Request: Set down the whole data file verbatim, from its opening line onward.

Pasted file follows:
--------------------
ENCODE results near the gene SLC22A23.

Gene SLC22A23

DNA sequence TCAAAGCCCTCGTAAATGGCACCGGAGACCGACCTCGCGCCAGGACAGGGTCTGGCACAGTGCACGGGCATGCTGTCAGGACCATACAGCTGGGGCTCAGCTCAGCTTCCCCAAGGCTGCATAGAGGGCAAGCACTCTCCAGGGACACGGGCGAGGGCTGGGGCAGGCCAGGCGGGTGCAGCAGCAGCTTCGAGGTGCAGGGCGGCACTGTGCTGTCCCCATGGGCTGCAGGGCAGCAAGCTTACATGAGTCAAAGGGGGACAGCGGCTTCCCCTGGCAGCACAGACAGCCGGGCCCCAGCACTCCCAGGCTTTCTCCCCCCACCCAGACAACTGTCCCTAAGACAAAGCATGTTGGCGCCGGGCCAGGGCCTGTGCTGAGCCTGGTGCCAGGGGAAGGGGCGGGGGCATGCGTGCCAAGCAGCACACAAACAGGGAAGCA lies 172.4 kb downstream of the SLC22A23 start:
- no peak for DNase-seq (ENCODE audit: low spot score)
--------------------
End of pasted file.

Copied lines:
ENCODE results near the gene SLC22A23.

Gene SLC22A23

DNA sequence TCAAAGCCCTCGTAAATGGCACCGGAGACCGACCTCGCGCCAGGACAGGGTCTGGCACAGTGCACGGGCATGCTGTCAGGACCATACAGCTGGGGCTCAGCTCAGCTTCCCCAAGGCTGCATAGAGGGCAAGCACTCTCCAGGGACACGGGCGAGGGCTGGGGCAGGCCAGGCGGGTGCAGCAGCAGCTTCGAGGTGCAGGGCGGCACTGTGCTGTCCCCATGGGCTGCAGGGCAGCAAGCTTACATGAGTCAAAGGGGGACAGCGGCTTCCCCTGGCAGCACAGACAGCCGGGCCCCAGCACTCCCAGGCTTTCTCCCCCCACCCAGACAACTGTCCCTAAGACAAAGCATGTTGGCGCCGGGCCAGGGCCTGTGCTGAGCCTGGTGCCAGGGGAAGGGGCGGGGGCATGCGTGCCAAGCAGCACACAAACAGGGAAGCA lies 172.4 kb downstream of the SLC22A23 start:
- no peak for DNase-seq (ENCODE audit: low spot score)